What’s Behind All Those Initials?

See my name in the byline to the right? You might wonder why I use all those initials and what they actually mean.

Alli at AND with Del Monte Mascot
My colleague and Guiding Stars RD, Alli at the AND’s Food & Nutrition Conference.

If you’ve ever been looking for someone to help you or a family member with nutrition or an eating issue, you’ve probably noticed that there are quite a few choices available—and most of these folks have a set of initials behind their names. Some of these credentials are suspect (my tactful way to say that they are easily obtainable online with a credit card). Others are on the level, but how will you figure out which is which?

First off, you’d be silly not to check out whomever you are planning to consult. Wouldn’t you want to know that the person you are going to entrust with your health has some actual scientific background and isn’t just spouting “advice” he or she read on the internet the day before your appointment? Do your research, check backgrounds online, and don’t trust recommendations from friends just because they come from friends—do your homework. There are many types of nutrition counselors out there; it makes sense to look into what’s behind these nutrition counselors, including their education, experience and overall philosophy, before choosing someone to help you.

My credentials differentiate me from others who haven’t had the same nutrition education and training that I have had. Here is a quick look at what’s behind the Registered Dietitian credential and a little information about Dietetic Technicians as well.

Registered Dietitian (RD)/Registered Dietitian Nutritionist (RDN)

There are several versions of the RD credential that are in use currently. These are the simple RD, which is the one that I use, and there is the RDN, which is Registered Dietitian Nutritionist. They are the same thing, and using RDN instead of RD is a personal choice that some registered dietitians make because they value the use of the word “nutritionist” in their credential or title. Lots of consumers call anyone in the nutrition field a “nutritionist” and so this helps consumers know that RDs actually do nutrition counseling. Sadly, the word “dietetics” or “dietitian” is not that well know among the public. (And no, a dietitian doesn’t just deal with weight-loss diets—people sometimes find that confusing).

People who use the RD/RDN credential have at least a 4-year degree from an accredited school, plus have completed a specially designed, accredited nutrition curriculum that includes extensive supervised practice in a variety of settings such as hospitals, nursing homes, community agencies and foodservice organizations. A rigorous registration examination must also be passed in order to obtain the credential, which is conferred by the Commission for Dietetic Registration. Continuing education hours (75 every 5 years) are required to maintain the credential. About half of all RDs have graduate degrees and many have additional certifications in specialized fields such as pediatric, renal, gerontology and sports nutrition. Membership in the Academy of Nutrition and Dietetics (AND) is not required, but as the largest organization of nutrition professionals, many RDs do maintain membership.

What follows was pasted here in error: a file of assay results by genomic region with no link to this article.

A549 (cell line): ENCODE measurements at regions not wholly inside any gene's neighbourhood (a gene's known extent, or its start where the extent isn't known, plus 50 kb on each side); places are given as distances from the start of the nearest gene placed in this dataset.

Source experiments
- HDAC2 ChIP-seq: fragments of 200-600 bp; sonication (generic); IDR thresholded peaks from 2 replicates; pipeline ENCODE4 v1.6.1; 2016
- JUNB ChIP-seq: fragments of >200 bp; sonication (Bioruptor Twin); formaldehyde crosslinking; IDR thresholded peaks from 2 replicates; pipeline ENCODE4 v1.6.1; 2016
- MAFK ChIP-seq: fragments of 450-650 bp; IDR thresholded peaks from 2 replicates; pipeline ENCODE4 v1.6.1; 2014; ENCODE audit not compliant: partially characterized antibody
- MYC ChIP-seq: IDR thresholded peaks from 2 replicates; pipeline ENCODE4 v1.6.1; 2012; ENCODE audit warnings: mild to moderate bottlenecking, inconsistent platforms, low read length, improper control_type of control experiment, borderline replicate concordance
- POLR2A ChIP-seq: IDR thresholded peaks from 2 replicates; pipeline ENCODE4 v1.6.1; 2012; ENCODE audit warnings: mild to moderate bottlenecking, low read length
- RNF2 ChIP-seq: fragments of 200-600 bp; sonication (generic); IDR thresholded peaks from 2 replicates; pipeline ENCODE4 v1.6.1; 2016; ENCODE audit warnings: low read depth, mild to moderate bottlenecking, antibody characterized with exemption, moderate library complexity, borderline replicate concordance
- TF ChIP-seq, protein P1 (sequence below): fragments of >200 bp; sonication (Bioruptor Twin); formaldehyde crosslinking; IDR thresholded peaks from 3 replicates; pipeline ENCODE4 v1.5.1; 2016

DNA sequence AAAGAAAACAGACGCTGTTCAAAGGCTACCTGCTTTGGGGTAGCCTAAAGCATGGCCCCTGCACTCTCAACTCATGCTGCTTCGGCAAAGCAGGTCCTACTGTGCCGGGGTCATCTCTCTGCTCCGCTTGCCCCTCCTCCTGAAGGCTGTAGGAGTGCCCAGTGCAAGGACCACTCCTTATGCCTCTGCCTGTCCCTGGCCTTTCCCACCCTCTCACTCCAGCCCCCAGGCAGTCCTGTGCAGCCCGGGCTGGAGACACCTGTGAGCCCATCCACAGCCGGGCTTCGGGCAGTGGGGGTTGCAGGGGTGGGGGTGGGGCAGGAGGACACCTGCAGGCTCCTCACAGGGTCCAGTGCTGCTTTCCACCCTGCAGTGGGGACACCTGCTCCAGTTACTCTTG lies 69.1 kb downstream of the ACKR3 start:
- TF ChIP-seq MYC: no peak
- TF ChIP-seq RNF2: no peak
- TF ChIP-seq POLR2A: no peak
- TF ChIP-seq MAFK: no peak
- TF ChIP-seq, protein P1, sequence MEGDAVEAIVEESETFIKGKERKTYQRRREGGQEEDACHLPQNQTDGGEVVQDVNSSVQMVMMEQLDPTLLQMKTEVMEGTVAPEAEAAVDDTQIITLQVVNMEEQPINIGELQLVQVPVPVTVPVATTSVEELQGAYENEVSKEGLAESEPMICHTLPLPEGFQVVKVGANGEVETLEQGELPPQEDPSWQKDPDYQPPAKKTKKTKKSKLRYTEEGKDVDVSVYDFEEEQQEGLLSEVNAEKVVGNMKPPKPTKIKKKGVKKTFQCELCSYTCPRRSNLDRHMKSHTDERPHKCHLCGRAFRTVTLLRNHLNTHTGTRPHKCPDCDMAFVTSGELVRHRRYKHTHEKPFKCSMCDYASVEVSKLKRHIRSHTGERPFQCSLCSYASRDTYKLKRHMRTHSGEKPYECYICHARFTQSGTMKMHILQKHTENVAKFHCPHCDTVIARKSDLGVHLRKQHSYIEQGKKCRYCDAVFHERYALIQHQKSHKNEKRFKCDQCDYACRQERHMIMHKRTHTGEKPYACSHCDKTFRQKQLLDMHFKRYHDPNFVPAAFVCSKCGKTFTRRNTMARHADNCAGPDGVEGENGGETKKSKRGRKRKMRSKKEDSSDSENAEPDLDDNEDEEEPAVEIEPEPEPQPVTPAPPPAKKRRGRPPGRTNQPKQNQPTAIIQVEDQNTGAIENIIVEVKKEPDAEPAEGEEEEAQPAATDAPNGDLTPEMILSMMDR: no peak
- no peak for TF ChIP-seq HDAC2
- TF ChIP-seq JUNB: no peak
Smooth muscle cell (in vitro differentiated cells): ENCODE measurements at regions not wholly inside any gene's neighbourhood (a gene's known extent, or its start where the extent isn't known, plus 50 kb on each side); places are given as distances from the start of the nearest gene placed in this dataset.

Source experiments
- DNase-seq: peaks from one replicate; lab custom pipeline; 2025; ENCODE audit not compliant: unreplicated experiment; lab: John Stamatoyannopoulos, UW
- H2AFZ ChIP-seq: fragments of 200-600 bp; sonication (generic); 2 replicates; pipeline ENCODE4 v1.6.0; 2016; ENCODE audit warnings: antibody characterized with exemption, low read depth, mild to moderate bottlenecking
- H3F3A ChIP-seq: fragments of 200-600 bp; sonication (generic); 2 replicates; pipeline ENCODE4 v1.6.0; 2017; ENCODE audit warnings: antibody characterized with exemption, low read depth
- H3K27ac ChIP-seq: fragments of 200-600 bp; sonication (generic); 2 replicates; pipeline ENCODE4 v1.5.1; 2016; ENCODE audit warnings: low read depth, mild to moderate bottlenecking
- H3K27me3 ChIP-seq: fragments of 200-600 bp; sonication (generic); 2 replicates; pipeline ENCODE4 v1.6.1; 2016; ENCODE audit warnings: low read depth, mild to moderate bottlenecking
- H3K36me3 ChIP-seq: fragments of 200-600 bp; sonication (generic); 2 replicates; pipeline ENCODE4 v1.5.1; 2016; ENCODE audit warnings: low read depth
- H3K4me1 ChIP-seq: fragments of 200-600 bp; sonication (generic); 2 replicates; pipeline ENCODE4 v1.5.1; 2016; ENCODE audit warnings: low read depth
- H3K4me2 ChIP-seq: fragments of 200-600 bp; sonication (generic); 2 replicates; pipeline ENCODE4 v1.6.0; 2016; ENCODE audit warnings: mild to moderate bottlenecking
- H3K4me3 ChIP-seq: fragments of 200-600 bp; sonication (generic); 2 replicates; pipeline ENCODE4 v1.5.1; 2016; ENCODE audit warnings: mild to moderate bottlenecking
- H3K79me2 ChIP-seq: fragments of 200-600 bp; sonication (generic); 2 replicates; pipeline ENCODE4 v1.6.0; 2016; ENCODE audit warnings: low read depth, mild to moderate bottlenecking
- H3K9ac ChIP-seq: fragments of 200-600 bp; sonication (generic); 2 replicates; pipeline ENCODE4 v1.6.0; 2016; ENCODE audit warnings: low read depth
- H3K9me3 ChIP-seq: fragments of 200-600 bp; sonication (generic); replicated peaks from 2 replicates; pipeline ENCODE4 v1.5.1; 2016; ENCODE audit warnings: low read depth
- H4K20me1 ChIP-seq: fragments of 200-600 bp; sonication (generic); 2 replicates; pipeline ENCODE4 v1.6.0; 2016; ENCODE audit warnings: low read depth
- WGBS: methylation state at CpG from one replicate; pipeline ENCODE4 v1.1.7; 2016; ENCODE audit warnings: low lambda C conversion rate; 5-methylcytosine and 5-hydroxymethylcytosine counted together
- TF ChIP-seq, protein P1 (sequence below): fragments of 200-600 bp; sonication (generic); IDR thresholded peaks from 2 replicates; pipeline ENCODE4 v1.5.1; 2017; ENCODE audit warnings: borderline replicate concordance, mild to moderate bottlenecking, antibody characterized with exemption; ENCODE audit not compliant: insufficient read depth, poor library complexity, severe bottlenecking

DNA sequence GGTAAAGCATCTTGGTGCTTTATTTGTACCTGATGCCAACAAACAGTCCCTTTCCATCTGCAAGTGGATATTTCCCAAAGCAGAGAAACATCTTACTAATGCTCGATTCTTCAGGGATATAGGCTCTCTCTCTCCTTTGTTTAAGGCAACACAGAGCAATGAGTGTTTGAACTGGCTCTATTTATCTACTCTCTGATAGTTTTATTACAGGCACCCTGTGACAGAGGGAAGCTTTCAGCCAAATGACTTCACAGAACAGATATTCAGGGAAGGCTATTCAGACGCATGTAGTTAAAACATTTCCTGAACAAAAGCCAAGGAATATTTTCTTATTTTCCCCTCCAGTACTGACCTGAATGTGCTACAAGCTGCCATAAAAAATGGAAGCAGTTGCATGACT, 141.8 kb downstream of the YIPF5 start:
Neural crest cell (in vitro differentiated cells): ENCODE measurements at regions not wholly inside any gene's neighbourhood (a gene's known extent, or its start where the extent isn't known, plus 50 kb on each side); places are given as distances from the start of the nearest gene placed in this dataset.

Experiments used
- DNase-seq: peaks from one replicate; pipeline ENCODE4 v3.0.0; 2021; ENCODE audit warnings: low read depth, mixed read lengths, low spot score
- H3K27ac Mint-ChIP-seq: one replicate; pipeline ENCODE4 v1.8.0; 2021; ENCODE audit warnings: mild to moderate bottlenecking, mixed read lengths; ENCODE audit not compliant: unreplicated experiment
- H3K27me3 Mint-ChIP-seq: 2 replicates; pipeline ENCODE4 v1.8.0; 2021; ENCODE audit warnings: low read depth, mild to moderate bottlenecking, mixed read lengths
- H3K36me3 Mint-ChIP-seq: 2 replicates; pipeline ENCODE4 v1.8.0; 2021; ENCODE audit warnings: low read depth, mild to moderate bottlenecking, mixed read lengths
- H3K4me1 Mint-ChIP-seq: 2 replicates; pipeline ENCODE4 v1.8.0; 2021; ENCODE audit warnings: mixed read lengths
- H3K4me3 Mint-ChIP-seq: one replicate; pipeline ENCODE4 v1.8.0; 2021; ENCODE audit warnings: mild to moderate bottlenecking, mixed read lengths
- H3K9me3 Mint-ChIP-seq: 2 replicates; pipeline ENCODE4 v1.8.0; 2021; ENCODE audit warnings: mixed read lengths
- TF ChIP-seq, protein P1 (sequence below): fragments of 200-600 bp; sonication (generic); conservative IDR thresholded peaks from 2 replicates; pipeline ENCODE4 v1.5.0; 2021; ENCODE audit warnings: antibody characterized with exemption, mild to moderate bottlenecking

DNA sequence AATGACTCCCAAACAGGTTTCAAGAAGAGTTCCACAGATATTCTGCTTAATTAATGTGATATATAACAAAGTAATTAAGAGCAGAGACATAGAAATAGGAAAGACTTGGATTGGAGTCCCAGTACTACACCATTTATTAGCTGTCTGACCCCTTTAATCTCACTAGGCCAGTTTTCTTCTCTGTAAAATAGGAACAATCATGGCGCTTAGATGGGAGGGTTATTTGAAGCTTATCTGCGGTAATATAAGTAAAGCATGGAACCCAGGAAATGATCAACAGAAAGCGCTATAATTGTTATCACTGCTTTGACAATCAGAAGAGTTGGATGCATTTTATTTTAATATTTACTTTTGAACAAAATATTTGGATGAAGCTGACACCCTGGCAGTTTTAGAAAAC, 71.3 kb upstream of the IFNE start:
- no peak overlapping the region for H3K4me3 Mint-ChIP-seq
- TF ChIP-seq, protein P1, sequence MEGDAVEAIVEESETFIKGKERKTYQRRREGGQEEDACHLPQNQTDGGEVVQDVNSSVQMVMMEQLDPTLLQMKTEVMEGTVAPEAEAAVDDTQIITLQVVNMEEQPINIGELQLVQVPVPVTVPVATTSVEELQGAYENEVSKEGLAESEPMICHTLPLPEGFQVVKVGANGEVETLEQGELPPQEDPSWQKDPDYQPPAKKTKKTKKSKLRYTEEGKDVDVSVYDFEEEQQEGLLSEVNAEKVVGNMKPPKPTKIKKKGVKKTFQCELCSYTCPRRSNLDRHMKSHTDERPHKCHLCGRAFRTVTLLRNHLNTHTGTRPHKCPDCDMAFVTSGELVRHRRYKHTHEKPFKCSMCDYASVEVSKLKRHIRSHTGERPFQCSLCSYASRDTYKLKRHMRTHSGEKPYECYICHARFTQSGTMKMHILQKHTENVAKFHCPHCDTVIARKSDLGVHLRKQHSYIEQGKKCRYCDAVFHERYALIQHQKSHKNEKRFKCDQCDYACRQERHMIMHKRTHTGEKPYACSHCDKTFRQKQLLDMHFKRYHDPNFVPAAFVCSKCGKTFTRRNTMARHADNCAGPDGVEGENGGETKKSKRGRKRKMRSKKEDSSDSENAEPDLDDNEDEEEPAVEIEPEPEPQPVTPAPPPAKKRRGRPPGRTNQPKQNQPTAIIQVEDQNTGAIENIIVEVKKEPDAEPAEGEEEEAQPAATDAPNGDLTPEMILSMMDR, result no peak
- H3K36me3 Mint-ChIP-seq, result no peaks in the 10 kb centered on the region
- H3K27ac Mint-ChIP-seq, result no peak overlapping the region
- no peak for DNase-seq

Nutrition and Dietetic Technician, Registered (NDTR)

This credential also can show up with the “N” for nutrition, so more simply, DTR. A DTR works under the supervision of an RD, but depending on their worksite, may operate very independently on a daily basis. The schooling for a DTR is similar to that of an RD, but shorter and less in-depth. After completing either a two-year associates degree in dietetic technology (which includes at least 450 hours of supervised practice), candidates must pass a national registration examination to earn this credential. Some DTRs have bachelor degrees fro an accredited nutrition program, but have not yet fulfilled their practical experience requirements for the RD credential. DTRs work in settings such as public health/government nutrition offices, gyms, foodservice organizations, long term care facilities and healthcare organizations of all types.

What does the “LD” mean?

In my state of Maine, we have dietitians and dietetic technicians are licensed to practice clinical nutrition by the state. In our state, only the licensed RDs and DTRs are legally allowed to practice clinical nutrition counseling. This is not the case in every state. So, in my state, most professionals who are licensed do use the credential to further show the public that they have met the state’s requirements to practice nutrition counseling—including continuing education required by the state. In addition, being licensed means there is state oversight, and therefore a measure of consequence if he or she is found to be practicing unethically, falsely or has misrepresented his or her credentials.

Health coaches, trainers and the like…

These people, though they might be highly trained in their own discipline, are generally NOT highly trained in nutrition—unless they carry an additional nutrition credential (that you have researched and found to be credible). That doesn’t mean that they won’t give decent, general health advice, but they are likely not who you’d want to see for any nutrition advice beyond the basics (for example, if you have diabetes or if your child is not gaining weight normally).